Full Text Available Phototrophic microbial mats frequently exhibit sharp, light-dependent redox gradients that regulate microbial respiration on specific electron acceptors as a function of depth. In this work, a benthic phototrophic microbial mat from Hot Lake, a hypersaline, epsomitic lake located near Oroville in north-central Washington, was used to develop a microscale electrochemical method to study local electron transfer processes within the mat. To characterize the physicochemical variables influencing electron transfer, we initially quantified redox potential, pH and dissolved oxygen gradients by depth in the mat under photic and aphotic conditions. We further demonstrated that power output of a mat fuel cell was light-dependent. To study local electron transfer processes, we deployed a microscale electrode (microelectrode with tip size ~20 µm. To enrich a subset of microorganisms capable of interacting with the microelectrode, we anodically polarized the microelectrode in the mat. Subsequently, to characterize the microelectrode-associated community and compare it to the neighboring mat community, we performed amplicon sequencing of the V1-V3 region of the 16S gene. Differences in Bray-Curtis beta diversity, illustrated by large changes in relative abundance at the phylum level, suggested successful enrichment of specific mat community members on the microelectrode surface. The microelectrode-associated community exhibited substantially reduced alpha diversity and elevated relative abundances of Prosthecochloris, Loktanella, Catellibacterium, other unclassified members of Rhodobacteraceae, Thiomicrospira, and Limnobacter, compared with the community at an equivalent depth in the mat. Our results suggest that local electron transfer to an anodically polarized microelectrode selected for a specific microbial population, with substantially more abundance and diversity of sulfur-oxidizing phylotypes compared with the neighboring mat community.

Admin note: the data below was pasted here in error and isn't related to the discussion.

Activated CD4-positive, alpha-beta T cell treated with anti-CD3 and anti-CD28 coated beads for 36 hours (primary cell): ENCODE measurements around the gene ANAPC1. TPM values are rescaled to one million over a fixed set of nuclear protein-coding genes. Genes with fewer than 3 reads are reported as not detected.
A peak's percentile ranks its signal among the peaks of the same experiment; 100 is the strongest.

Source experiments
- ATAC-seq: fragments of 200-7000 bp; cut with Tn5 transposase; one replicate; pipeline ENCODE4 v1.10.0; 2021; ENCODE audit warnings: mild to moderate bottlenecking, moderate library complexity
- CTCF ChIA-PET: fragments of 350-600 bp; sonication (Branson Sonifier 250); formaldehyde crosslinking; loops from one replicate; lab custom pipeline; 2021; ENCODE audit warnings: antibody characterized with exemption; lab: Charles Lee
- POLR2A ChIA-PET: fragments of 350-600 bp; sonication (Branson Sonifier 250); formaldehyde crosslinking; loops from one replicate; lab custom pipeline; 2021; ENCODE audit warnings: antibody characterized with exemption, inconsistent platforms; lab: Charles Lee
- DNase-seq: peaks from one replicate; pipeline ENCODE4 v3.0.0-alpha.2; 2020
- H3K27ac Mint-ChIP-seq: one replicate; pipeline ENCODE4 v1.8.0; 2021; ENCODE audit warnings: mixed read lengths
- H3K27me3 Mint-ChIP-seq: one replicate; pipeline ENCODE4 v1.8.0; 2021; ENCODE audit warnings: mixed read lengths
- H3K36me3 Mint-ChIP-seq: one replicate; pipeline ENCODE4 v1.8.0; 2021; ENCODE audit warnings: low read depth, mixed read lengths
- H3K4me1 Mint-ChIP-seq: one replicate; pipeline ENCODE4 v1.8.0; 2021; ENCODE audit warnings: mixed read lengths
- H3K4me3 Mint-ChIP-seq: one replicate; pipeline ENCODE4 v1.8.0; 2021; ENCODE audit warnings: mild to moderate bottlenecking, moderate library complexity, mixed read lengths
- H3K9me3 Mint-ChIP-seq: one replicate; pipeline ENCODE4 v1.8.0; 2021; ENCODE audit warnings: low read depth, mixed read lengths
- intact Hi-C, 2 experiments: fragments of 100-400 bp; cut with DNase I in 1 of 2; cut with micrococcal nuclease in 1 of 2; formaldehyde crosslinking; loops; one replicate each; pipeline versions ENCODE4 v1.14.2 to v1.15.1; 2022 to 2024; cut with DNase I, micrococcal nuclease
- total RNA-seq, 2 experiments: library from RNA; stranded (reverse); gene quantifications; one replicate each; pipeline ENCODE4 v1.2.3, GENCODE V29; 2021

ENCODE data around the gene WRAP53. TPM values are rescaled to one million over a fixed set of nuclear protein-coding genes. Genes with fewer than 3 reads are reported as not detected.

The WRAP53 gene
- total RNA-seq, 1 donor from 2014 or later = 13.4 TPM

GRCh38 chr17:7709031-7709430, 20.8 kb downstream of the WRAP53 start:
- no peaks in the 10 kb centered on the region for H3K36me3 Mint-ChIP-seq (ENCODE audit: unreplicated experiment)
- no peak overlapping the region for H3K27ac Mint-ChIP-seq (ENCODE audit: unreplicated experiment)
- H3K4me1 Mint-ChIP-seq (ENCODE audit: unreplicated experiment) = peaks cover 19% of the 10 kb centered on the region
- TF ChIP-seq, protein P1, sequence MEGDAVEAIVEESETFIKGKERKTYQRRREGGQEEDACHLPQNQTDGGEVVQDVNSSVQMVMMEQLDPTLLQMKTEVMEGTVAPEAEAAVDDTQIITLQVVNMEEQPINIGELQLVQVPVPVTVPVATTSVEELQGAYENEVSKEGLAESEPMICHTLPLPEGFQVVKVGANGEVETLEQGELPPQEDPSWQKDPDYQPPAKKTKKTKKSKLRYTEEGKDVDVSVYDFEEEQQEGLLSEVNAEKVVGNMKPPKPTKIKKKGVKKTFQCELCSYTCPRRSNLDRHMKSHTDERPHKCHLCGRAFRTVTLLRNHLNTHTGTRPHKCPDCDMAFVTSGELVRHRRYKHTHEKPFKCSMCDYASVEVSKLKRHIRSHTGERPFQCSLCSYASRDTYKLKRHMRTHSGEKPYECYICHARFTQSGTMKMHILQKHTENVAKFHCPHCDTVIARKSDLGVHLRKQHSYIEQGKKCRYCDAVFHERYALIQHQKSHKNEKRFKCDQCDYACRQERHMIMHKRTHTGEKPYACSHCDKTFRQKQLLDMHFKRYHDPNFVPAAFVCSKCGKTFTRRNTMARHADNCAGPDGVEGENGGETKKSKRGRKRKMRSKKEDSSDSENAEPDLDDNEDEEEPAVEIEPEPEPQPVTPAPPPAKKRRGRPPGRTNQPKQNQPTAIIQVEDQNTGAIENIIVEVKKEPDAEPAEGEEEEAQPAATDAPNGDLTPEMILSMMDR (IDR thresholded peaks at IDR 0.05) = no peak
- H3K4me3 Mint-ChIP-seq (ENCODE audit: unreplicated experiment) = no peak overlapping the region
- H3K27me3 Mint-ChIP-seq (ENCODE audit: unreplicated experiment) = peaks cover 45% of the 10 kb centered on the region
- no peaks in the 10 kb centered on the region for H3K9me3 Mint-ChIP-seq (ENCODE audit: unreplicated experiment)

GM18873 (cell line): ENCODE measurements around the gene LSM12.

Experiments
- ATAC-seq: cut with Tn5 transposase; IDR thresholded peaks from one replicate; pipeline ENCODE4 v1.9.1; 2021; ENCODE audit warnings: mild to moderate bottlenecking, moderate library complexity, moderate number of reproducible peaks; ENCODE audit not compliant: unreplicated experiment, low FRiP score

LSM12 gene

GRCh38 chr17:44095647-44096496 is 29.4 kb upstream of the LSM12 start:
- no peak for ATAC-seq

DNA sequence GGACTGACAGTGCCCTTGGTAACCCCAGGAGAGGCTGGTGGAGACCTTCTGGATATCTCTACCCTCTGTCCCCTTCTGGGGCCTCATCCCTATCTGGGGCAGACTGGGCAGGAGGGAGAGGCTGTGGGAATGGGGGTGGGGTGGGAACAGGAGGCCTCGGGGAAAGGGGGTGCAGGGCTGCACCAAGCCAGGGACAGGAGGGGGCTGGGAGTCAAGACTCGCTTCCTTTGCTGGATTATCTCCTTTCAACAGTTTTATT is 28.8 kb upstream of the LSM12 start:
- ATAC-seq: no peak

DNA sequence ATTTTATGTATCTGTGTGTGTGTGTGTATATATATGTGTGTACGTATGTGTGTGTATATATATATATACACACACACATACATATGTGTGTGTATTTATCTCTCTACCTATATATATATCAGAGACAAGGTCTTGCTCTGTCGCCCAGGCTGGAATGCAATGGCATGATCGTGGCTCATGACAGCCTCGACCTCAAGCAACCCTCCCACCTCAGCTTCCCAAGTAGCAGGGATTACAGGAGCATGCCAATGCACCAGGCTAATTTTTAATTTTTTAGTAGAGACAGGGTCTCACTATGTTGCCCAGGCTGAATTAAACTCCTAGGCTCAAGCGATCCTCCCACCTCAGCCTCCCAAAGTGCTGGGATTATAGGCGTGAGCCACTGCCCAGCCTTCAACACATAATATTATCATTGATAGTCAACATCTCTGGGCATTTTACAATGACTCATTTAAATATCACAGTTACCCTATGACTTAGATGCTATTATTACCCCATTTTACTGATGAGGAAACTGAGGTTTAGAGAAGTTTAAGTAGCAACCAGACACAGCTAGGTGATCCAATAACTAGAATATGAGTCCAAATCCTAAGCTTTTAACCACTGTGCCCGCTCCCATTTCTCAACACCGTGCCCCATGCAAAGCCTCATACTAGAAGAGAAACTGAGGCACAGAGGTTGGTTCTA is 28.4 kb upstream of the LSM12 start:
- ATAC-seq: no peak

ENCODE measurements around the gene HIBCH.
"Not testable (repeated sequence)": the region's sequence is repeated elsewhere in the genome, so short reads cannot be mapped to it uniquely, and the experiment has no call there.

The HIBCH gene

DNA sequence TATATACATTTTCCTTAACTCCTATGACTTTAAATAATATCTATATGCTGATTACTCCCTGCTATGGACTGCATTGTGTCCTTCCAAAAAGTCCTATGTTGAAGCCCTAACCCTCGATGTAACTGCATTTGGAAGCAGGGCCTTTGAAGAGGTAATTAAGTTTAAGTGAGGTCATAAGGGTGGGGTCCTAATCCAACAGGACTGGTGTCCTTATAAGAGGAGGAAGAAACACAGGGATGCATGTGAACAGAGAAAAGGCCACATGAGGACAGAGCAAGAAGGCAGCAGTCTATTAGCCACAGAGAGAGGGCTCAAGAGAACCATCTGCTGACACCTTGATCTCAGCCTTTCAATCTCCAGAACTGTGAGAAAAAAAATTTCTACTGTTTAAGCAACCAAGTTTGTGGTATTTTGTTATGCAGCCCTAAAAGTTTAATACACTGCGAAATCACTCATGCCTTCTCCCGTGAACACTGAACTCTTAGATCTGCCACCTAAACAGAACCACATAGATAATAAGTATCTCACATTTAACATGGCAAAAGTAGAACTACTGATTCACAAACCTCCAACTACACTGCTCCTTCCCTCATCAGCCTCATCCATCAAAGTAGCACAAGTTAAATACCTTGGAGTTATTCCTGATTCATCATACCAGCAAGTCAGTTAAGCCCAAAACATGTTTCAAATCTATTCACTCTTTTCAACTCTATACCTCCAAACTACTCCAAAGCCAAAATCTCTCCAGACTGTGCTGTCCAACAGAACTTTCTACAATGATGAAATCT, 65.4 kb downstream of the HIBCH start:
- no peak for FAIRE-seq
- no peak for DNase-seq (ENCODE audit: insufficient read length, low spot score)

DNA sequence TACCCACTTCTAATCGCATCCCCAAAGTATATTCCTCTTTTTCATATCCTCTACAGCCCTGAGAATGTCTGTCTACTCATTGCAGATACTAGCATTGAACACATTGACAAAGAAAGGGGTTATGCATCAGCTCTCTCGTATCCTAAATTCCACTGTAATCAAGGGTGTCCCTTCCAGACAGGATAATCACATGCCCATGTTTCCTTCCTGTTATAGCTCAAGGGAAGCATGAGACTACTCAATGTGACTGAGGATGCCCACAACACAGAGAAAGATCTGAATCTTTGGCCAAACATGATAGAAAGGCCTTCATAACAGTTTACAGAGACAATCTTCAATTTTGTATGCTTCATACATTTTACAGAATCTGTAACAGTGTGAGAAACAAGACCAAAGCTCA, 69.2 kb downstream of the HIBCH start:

18. Localized electron transfer rates and microelectrode-based enrichment of microbial communities within a phototrophic microbial mat.